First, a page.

CelebratingÂ heritage of carols at local festive workshops
What would Sheffield Park blacksmith John Hall have made of 'Hark Hark, what news' being featured 230 years after its creation in a '˜carol workshop' hosted by Sheffield University's Learning and Teaching Services?
We'll never know, but after trying to survive on a carol-penning allowance of two shillings a week, the writer of one of South Yorkshire's most popular local carols '˜died in the poorhouse,' noted workshop leader Nigel Russell-Sewell.
Nigel and Worrall Male Voice Choir pianist Stephen Vickers were leading the second of this year's carol workshops at St Andrew's United Reformed Church in Broomhall, with fifty people dropping in last Friday to sample songs from the famous -Â in traditional carol circles -Â '˜Worrall Blue Book.'
'The idea is to let people have a bit of fun and learn some carols they may not have sung before,' said conductor Nigel.
'They're really surprised to be singing '˜Hark the Herald Angels Sing' to the tune of '˜Malin Bridge', which until they walked in here, they thought was a tram stop.'
Cathedral chorister Nigel set up the workshops in 2012 after his University of Sheffield colleagues said they'd like to have a go at the traditional local carols, sung for generations in south Yorkshire and north Derbyshire chapels and pubs. Several hundred years ago, said Stephen Vickers, the carols would also have been belted out in people's homes, as choristers trekked round isolated farms and cottages through the bleak midwinter.
'They'd also go to the poorhouse and the hospital, and you'd go and visit the lord of the manor, where you'd scrape your boots off, be given a drink and made to perform.Â That's after carrying your musical instruments through the snow,' he added.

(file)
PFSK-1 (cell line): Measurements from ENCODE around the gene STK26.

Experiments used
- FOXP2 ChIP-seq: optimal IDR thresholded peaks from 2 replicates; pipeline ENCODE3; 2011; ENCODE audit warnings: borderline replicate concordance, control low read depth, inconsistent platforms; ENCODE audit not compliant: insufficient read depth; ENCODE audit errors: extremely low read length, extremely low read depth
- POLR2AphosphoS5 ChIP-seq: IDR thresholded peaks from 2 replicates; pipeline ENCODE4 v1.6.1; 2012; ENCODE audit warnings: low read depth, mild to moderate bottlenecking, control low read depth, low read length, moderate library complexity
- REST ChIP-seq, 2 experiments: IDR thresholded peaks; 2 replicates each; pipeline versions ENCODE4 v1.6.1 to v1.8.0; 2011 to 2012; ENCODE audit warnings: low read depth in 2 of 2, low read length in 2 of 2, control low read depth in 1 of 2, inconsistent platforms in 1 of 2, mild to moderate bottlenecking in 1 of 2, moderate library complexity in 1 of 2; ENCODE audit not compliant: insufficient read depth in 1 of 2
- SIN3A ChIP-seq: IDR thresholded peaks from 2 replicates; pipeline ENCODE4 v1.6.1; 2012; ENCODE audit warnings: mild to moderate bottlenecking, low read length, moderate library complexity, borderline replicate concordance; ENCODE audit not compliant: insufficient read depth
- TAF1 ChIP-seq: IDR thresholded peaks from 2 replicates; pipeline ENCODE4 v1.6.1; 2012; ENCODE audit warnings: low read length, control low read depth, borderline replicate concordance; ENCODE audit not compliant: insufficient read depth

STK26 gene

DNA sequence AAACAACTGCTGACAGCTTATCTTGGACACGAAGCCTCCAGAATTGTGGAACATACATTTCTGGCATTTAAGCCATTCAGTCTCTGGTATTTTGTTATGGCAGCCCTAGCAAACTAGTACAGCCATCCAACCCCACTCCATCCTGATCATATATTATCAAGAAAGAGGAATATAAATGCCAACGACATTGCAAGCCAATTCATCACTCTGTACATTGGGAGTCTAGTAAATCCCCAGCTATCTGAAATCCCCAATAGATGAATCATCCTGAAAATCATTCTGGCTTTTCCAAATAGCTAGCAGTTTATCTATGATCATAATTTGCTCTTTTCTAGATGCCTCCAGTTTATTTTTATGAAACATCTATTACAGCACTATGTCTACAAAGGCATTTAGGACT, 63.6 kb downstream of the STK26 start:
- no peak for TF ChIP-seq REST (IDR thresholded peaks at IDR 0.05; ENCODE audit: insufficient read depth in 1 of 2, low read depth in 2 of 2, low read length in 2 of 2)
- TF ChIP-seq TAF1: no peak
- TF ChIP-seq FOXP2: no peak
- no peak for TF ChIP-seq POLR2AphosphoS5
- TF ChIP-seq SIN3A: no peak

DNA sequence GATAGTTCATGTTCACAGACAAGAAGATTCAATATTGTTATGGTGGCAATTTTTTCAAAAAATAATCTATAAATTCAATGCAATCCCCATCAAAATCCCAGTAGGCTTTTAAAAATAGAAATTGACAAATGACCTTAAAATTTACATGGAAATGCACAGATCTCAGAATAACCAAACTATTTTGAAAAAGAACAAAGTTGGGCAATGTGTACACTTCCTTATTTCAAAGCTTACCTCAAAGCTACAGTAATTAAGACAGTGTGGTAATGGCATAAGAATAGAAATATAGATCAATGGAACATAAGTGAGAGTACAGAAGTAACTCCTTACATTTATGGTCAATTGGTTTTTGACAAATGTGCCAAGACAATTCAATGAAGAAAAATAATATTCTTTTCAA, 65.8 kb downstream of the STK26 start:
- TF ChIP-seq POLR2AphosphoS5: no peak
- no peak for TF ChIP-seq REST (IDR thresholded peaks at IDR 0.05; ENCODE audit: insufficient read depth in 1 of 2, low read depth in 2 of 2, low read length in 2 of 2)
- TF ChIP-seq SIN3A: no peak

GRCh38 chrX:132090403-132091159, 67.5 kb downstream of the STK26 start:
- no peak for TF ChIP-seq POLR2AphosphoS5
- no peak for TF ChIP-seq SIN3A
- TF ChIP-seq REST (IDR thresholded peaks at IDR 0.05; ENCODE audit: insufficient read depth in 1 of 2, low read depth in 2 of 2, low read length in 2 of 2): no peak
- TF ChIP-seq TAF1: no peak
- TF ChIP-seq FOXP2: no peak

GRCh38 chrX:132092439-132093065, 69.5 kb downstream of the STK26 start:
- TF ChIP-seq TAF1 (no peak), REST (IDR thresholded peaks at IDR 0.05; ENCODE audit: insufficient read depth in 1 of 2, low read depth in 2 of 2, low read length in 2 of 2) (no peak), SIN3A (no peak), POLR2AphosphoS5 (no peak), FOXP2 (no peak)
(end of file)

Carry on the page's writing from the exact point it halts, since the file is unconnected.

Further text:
The popular traditional sings in north Sheffield pubs start just after Remembrance Sunday and carry on until Christmas week. Pubs like the Blue Ball in Worrall and the Royal in Dungworth have become famous for their boisterous carolling, and over recent years have attracted the attention of folk and world music fans from across the globe.
'These carols are part of our heritage,' said Stephen.
'Everyone enjoys them, and I think they're spreading to even more pubs now
'The popularity of the workshops have shown there are a lot of people who want to sing,' said Nigel.
'But so often I hear people say: '˜I want to join a choir, but I was told at school I couldn't sing, so I haven't for fifty years.'Â To me that's really sad.'
The community choir at St Andrews caters for born again singers from all over the city, said Stephen. Nigel added that new members with a range of five notes soon expand their repertoire so they can hold their part like anyone else. Â
On Friday, Nigel guided the trainee traditional choristers through the more obscure lyrics and tunes.
'Last year we had seven variations of '˜While Shepherds Watched', but there's only two this year,' he lamented.
The singers learned how carols and tunes sung today were often originally penned by poverty-stricken poets of the eighteenth century, how '˜Away in a Manger' may actually have American rather than German origins, and how the tune of Ding Dong Merrily on High was first recorded during the reign of Elizabeth I.
And pianist Stephen explained the minute-long '˜symphonies' played by enthusiastic pub keyboardists.
'They're a chance for everyone to take a breath and have a drink and then gird their loins for the next verse,' he explained.
The traditional songs are not stuck in the past, said Nigel.
'They're living things, always evolving and changing. I guess all the variations in harmonies you hear around different villages have grown up through people singing, and then saying, '˜Oh, that works,' and then it continues on as others pick it up.'
Stephen noted the travels of '˜traditional' songs during the industrial revolution. 'In the distant past, it's said that miners moving round the country helped spread the carols.'
He whispered: 'Some famous '˜Yorkshire' carols don't come from Yorkshire. The Star of Bethlehem is actually Cornish.'